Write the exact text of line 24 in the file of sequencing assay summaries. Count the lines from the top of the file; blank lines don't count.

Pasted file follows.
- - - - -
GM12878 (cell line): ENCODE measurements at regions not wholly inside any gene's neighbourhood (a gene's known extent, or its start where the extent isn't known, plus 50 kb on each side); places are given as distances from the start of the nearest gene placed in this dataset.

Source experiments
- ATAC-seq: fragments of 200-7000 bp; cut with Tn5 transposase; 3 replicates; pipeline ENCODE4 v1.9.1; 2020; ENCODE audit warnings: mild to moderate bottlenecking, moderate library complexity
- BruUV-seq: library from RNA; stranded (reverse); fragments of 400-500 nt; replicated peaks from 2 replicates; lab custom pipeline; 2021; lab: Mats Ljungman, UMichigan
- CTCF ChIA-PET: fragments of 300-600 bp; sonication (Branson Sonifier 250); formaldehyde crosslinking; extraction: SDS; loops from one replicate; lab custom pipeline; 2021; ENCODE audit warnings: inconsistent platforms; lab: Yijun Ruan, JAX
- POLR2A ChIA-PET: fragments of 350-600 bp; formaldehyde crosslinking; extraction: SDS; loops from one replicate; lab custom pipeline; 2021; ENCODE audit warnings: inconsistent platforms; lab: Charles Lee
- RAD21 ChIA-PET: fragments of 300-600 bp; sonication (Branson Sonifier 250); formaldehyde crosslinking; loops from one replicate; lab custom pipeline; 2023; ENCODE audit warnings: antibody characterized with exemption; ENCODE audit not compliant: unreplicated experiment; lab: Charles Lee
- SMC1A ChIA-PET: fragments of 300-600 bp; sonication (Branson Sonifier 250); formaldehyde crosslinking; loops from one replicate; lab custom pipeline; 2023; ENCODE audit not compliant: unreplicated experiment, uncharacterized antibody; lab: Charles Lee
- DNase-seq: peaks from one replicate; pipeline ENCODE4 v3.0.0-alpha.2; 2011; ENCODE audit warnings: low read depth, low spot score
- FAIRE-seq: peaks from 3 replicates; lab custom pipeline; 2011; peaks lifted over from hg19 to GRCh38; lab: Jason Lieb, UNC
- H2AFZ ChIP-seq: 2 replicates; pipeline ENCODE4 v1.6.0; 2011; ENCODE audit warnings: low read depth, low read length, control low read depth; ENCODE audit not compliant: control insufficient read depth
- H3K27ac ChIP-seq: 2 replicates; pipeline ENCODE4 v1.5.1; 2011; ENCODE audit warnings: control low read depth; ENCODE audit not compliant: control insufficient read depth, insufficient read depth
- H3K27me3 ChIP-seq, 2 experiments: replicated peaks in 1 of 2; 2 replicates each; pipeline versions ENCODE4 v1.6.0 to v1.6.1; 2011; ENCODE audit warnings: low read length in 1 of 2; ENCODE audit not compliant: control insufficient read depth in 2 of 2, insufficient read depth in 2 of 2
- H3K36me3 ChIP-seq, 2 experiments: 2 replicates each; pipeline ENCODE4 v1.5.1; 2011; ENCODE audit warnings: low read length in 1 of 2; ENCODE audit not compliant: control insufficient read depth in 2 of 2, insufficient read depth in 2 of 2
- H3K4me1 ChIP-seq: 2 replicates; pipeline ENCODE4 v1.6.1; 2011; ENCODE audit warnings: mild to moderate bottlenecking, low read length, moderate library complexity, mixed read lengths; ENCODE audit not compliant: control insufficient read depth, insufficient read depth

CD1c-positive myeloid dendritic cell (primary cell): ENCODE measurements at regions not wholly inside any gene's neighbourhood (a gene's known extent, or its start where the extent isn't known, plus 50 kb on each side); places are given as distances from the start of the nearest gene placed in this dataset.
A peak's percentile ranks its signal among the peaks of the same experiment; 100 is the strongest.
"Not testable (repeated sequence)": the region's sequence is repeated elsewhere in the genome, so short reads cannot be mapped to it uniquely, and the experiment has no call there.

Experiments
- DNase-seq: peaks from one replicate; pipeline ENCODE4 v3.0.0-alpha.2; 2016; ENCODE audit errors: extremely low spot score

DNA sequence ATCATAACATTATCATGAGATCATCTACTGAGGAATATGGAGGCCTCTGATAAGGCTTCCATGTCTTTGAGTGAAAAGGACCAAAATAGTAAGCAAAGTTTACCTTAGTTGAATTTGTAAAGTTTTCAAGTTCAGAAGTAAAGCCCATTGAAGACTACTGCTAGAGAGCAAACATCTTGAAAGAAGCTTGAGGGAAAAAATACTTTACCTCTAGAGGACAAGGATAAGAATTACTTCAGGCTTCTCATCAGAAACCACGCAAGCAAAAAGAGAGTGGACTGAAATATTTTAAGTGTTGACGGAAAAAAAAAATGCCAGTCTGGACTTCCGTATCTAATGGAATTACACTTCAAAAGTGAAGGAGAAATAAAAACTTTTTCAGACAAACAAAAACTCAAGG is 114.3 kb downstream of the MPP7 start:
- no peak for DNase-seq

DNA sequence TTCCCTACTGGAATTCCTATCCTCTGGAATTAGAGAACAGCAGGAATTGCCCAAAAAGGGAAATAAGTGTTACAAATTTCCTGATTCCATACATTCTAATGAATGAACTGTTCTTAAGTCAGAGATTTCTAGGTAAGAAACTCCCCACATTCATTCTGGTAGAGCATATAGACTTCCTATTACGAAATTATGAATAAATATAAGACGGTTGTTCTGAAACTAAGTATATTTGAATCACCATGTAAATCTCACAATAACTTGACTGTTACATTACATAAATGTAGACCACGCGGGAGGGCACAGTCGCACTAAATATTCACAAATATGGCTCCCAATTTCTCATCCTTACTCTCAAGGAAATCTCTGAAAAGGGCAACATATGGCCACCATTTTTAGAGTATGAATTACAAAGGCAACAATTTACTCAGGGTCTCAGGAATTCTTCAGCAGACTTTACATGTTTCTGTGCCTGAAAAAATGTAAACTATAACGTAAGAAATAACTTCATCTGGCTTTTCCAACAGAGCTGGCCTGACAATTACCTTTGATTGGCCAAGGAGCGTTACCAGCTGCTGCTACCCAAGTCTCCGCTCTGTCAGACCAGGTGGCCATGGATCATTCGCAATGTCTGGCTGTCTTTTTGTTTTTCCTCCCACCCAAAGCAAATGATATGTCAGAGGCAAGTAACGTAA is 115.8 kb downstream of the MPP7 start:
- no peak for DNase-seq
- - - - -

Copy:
- no peak for DNase-seq